Date of Award

December 2015

Degree Type


Degree Name

Master of Science



First Advisor

Dr. Barbara B. Meyer

Committee Members

Dr. Monna Arvinen-Barrow, Dr. Kathryn Zalewski


Elite Sport, Injury, IPA, Rehabilitation, Sport Psychology, Team Approach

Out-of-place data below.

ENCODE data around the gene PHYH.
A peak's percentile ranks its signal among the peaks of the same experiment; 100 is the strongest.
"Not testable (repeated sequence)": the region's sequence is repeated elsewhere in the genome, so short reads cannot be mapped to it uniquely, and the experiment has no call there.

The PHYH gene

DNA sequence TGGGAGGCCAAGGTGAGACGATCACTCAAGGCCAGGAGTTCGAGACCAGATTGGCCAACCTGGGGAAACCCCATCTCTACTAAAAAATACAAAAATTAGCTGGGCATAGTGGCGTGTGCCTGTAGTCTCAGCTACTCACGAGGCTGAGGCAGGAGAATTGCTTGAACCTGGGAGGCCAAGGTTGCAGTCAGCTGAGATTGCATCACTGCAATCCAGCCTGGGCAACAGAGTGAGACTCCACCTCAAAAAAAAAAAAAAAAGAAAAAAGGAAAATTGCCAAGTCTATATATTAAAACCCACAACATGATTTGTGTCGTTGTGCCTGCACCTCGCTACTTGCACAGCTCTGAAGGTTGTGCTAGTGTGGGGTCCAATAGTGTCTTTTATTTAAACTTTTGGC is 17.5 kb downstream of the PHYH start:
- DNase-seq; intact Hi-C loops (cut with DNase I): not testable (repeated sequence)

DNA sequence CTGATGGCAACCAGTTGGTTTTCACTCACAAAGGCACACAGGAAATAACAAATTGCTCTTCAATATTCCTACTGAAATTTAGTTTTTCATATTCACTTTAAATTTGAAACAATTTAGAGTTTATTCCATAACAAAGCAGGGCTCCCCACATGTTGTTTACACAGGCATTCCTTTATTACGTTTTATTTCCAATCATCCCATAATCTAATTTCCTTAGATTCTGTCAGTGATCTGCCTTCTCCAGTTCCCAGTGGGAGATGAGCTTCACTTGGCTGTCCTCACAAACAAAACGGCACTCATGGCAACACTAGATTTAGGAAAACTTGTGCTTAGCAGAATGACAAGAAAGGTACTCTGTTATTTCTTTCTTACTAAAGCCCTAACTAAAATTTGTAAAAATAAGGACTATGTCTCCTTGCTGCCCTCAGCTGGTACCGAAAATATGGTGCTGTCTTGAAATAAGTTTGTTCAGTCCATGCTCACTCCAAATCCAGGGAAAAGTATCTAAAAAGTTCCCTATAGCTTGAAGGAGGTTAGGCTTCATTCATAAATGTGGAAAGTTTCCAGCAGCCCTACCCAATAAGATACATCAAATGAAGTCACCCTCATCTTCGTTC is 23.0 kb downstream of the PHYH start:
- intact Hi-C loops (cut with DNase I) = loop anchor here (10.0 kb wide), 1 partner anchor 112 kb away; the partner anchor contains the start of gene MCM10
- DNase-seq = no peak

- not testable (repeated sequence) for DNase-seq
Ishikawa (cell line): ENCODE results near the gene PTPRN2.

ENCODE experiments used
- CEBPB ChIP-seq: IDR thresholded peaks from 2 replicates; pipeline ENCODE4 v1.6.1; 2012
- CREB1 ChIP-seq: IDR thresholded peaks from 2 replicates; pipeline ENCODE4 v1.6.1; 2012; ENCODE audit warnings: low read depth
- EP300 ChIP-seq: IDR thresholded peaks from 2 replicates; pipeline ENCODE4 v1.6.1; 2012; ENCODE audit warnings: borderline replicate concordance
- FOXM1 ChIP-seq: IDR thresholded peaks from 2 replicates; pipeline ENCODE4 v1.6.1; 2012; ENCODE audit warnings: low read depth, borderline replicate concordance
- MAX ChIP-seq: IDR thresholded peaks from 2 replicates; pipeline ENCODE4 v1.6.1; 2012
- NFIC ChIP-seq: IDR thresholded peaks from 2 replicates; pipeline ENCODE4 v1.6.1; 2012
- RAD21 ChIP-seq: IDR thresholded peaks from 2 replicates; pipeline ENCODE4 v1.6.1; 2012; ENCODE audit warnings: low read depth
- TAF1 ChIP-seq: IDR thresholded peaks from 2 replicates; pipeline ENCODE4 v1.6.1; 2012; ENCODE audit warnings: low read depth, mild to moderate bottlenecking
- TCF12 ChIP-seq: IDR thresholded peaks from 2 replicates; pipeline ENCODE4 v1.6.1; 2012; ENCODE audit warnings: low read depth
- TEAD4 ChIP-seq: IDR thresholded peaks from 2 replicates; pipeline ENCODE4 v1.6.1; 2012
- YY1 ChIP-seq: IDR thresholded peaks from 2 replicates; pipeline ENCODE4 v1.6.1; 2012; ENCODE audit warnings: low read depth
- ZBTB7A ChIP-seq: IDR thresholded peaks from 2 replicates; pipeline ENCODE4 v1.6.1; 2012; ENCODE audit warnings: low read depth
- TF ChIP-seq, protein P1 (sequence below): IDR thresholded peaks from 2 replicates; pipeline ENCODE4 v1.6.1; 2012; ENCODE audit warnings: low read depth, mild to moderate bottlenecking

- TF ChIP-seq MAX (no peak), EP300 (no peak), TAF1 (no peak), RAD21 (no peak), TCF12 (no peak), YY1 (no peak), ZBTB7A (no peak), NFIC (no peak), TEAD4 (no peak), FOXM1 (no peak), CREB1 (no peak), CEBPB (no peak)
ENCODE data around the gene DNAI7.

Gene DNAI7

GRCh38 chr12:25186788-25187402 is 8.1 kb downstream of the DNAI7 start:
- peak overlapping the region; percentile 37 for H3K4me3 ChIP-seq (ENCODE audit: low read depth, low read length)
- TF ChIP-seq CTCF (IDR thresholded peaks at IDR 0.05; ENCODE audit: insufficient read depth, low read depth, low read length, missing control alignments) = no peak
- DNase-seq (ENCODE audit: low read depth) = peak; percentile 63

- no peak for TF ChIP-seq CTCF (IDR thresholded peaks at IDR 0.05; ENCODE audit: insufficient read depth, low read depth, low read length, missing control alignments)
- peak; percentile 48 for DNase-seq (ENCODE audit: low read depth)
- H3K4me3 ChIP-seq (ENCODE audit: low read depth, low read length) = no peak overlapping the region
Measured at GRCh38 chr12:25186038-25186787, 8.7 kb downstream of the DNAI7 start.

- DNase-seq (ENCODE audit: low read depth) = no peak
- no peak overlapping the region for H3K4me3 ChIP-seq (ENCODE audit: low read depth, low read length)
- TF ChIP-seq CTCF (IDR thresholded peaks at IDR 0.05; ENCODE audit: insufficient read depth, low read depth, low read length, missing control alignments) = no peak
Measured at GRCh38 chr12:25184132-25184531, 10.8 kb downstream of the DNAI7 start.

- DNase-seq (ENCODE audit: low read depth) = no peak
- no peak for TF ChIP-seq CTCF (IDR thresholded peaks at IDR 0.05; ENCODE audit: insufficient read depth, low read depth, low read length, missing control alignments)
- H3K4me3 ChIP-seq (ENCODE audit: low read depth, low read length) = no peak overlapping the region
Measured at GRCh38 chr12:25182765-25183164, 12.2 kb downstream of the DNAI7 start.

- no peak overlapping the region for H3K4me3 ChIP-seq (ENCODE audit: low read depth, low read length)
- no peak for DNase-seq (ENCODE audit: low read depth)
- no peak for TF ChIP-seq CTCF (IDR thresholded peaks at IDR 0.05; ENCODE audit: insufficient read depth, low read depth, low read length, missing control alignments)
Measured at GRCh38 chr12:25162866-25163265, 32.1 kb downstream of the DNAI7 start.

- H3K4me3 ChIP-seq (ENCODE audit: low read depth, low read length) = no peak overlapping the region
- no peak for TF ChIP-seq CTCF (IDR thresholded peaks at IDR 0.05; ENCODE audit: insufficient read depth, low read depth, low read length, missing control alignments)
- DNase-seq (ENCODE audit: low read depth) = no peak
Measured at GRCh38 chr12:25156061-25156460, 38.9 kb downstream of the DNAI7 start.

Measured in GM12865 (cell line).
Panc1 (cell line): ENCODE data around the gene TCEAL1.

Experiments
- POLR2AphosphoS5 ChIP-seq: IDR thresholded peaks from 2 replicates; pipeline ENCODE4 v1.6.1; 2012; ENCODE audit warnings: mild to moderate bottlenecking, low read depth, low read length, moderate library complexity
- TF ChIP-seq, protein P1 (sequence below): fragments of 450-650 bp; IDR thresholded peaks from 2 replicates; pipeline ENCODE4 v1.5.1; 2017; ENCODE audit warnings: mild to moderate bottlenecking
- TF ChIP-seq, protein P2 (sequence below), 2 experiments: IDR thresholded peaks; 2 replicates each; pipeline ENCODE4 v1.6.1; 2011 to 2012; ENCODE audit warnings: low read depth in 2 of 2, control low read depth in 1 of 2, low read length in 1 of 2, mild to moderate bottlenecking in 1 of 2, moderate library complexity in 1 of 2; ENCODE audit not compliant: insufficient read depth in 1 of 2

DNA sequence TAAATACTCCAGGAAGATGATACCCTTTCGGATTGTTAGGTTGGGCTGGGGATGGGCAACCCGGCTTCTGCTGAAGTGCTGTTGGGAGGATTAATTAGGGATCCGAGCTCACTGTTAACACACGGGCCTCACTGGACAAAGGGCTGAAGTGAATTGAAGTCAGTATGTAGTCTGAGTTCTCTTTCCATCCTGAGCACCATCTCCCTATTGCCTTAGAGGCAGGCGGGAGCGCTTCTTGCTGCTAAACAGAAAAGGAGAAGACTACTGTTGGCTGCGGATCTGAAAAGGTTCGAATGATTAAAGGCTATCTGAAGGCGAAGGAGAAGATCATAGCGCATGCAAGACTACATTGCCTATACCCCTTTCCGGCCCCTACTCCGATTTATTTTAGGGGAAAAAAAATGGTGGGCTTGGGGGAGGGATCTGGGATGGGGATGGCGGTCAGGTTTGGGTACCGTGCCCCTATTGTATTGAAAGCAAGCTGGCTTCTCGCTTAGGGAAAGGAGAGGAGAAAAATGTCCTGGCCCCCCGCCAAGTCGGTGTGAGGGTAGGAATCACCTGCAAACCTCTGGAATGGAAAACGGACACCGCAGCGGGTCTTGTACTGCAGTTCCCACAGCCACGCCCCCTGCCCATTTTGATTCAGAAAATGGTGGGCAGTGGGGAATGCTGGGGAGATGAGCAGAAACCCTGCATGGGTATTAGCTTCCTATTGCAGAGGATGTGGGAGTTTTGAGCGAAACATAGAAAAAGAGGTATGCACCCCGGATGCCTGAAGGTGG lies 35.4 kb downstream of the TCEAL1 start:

In response to an ever growing understanding of the biopsychosocial nature of health and well-being, multidisciplinary and interdisciplinary approaches to rehabilitation have grown in acceptance over the past decade. Studies that have explored the effect of these two approaches have found them to be effective in improving rehabilitation outcomes (McAlister et al., 2001; Tur et al., 2003). Although they have been shown to be objectively effective, the impact that these approaches have on the lived experiences of the team employing them, and the athlete or patient they serve, is not well understood. As such, the purpose of the current study was to investigate the lived experiences of the same members of a performance management team (PMT) through two separate injury Cases. Members of the same Australian Slopestyle Ski PMT (N=5) were asked to participate in the current study. An Interpretative Phenomenological Analysis (IPA) framework was utilized (Smith, Flowers, & Larkin, 2009), and as such, in-depth, semi-structured interviews were conducted with each member of the team. Interviews were audio recorded, transcribed verbatim, and analyzed using guidelines given by IPA scholars (Smith et al., 2009). Analysis of transcribed interviews revealed three higher-order themes that remained consistent across the two injury Cases (i.e., sociocultural context, team functioning, individual human struggle). Although the themes remained consistent, the essence of those themes changed considerably across the two Cases, highlighting the varied lived experiences for all members of the PMT. Analysis of the two Cases revealed that the lived experiences of the participants changed as a result of participants’ appraisal of the sociocultural context around them, and the consequential focus on either their own individual struggles (i.e., Case #1), or the team’s functioning (i.e., Case #2). The approach to injury rehabilitation in Case #1 resembled previous definitions of a multidisciplinary team (Melvin, 1980), while the approach in Case #2 resembled an interdisciplinary team approach (Körner, 2010). Results suggest that an interdisciplinary approach should be used when possible, as it facilitates improved team functioning and more positive lived experiences for all team members. Findings will be discussed in light of relevant literature, and implications for research and professional practice are discussed.